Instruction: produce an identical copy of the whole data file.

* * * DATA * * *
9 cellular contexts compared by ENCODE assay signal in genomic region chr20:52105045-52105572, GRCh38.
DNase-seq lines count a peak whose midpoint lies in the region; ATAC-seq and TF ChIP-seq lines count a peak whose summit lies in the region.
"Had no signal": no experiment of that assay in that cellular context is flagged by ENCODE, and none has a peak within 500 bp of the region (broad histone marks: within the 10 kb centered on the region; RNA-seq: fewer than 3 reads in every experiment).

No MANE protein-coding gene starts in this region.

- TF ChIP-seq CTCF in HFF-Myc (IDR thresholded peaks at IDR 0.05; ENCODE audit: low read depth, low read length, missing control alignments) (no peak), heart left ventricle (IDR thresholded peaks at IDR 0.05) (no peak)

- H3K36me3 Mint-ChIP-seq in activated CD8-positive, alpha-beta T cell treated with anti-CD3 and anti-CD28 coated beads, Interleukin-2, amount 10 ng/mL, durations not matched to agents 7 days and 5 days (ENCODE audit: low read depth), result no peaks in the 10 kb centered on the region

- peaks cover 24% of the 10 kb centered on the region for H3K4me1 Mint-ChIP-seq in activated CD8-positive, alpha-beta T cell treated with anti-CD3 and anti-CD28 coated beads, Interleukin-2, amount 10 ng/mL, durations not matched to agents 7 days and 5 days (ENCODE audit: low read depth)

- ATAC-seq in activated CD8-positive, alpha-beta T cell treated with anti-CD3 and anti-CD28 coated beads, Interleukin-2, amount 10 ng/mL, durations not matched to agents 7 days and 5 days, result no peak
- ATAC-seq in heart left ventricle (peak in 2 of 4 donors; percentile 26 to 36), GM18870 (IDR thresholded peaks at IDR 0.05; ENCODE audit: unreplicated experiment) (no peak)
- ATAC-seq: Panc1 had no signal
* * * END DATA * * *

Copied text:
9 cellular contexts compared by ENCODE assay signal in genomic region chr20:52105045-52105572, GRCh38.
DNase-seq lines count a peak whose midpoint lies in the region; ATAC-seq and TF ChIP-seq lines count a peak whose summit lies in the region.
"Had no signal": no experiment of that assay in that cellular context is flagged by ENCODE, and none has a peak within 500 bp of the region (broad histone marks: within the 10 kb centered on the region; RNA-seq: fewer than 3 reads in every experiment).

No MANE protein-coding gene starts in this region.

- TF ChIP-seq CTCF in HFF-Myc (IDR thresholded peaks at IDR 0.05; ENCODE audit: low read depth, low read length, missing control alignments) (no peak), heart left ventricle (IDR thresholded peaks at IDR 0.05) (no peak)

- H3K36me3 Mint-ChIP-seq in activated CD8-positive, alpha-beta T cell treated with anti-CD3 and anti-CD28 coated beads, Interleukin-2, amount 10 ng/mL, durations not matched to agents 7 days and 5 days (ENCODE audit: low read depth), result no peaks in the 10 kb centered on the region

- peaks cover 24% of the 10 kb centered on the region for H3K4me1 Mint-ChIP-seq in activated CD8-positive, alpha-beta T cell treated with anti-CD3 and anti-CD28 coated beads, Interleukin-2, amount 10 ng/mL, durations not matched to agents 7 days and 5 days (ENCODE audit: low read depth)

- ATAC-seq in activated CD8-positive, alpha-beta T cell treated with anti-CD3 and anti-CD28 coated beads, Interleukin-2, amount 10 ng/mL, durations not matched to agents 7 days and 5 days, result no peak
- ATAC-seq in heart left ventricle (peak in 2 of 4 donors; percentile 26 to 36), GM18870 (IDR thresholded peaks at IDR 0.05; ENCODE audit: unreplicated experiment) (no peak)
- ATAC-seq: Panc1 had no signal